Richard John Neuhaus

Debates over the nature and effects of conversions to Roman Catholicism in the last few decades, in the United States and the English-speaking world, can sometimes be lacking in charity. Worse is when the debates are framed according to the political persuasions or liturgical-theological orientations of those who decide to become Catholic: Not only does this establish a dynamic of exclusion within a Church that by definition is universal; it also completely obscures the variegated nature of conversion itself.

Some conversions, for instance, are political-ideological in their rejection of modernity and post-modernity. Some are driven by aesthetic and liturgical sensibilities. Some are inspired by the Church’s message of social justice. In other words, though the political-ideological, cultural, aesthetic, and social filters may be an important aspect and in some cases even defining, they should not be the first—much less the only—ones that Catholics should consider when trying to understand the path their fellow faithful take. Conversion, after all, is a matter of spiritual discernment. As I wrote in Commonweal last year, it is a multifaceted phenomenon that cannot be simplified or enlisted in the service of this or that ecclesial-political narrative.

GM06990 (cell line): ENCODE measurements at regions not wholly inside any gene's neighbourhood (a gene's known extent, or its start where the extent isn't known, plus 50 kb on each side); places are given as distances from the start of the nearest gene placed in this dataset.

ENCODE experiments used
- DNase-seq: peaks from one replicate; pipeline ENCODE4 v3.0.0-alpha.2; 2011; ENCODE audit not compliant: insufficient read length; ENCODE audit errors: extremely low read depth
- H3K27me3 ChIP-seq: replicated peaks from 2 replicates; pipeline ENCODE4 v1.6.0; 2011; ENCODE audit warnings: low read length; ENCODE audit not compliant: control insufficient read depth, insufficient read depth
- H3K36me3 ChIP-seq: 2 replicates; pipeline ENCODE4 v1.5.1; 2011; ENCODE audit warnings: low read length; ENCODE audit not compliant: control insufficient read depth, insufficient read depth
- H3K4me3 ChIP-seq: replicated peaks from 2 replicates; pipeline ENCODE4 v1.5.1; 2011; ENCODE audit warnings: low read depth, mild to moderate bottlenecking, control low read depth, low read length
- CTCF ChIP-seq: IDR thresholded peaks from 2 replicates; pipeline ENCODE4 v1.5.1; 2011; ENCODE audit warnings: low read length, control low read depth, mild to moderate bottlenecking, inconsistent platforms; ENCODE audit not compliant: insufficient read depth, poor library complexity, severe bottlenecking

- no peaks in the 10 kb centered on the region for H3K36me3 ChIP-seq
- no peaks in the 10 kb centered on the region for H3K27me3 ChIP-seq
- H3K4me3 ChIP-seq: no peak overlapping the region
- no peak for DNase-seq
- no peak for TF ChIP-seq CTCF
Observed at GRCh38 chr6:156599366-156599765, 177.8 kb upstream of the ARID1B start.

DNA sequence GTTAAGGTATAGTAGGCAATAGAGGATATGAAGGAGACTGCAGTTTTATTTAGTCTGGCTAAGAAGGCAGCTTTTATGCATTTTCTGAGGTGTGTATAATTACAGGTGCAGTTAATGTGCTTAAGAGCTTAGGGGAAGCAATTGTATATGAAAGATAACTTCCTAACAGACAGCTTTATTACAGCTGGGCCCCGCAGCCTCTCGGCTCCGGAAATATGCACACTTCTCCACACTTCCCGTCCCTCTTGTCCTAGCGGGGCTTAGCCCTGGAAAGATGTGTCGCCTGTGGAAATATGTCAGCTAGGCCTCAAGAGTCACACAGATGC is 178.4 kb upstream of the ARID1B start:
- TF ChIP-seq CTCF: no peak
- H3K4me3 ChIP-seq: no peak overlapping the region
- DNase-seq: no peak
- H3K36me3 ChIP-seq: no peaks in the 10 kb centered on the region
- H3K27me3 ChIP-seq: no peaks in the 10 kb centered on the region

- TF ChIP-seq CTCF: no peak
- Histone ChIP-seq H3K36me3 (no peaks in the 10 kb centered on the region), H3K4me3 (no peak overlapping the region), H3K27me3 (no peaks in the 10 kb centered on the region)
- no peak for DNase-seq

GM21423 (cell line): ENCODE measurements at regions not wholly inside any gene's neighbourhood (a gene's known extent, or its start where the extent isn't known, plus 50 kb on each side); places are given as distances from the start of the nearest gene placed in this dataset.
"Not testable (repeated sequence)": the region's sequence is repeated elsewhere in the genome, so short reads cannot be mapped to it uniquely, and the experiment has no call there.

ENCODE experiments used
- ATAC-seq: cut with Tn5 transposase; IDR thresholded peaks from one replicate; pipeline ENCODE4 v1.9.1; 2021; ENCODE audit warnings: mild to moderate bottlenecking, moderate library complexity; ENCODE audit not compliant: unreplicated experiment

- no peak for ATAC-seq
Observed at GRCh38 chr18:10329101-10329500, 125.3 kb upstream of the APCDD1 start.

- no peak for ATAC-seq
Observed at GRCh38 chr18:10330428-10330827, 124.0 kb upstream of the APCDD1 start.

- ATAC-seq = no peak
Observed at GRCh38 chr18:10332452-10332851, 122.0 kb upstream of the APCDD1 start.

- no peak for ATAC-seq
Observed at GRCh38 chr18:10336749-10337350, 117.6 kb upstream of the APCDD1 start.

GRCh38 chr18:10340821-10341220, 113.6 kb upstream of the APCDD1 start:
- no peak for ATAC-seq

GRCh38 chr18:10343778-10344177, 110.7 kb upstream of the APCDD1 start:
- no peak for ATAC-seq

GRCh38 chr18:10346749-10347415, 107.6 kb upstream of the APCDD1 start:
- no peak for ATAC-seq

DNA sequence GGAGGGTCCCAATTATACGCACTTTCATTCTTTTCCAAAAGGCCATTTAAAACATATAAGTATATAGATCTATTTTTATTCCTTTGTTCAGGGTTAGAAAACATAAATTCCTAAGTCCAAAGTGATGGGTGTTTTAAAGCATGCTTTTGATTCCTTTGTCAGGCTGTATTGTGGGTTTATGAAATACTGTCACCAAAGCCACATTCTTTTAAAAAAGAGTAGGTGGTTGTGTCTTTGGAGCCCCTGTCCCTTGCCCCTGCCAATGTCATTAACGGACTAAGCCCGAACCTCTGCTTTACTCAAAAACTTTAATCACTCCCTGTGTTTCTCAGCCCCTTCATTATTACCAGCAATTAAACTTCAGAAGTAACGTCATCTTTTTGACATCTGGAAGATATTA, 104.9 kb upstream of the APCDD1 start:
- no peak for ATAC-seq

In my exchanges with colleagues, students, and fellow lay Catholics since coming to the United States in 2008, I’ve come to see several topics of contention between “cradle Catholics” and those who convert to Catholicism: the concept of tradition; the dynamics of historical development in theology and the magisterium; and ways of “thinking with the Church.” (All of this will be the subject of another article.) But there’s another aspect that I think deserves greater attention, which is the ecclesiological one. As a scholar of the so-called new Catholic movements that have changed the Catholic laity and the Church since World War II and Vatican II, I believe we need to look at the phenomenon of conversions in the context of a Church that itself has become more movement than institution. In particular, this movement of renewal must be understood in light of other movements of renewal in Church history: the mendicant orders in the 12th and 13th centuries; the movements of “observance” in the monastic and mendicant orders in the 14th and 15th centuries; the proponents of the so-called “Catholic reform” (opposed to corruption in the Catholic Church as well as to the Protestant Reformation) beginning in the 16th century; the flourishing of religious orders in the 19th century; and the ecclesial movements generated by the Catholic laity in the mid- and second half of the 20th century.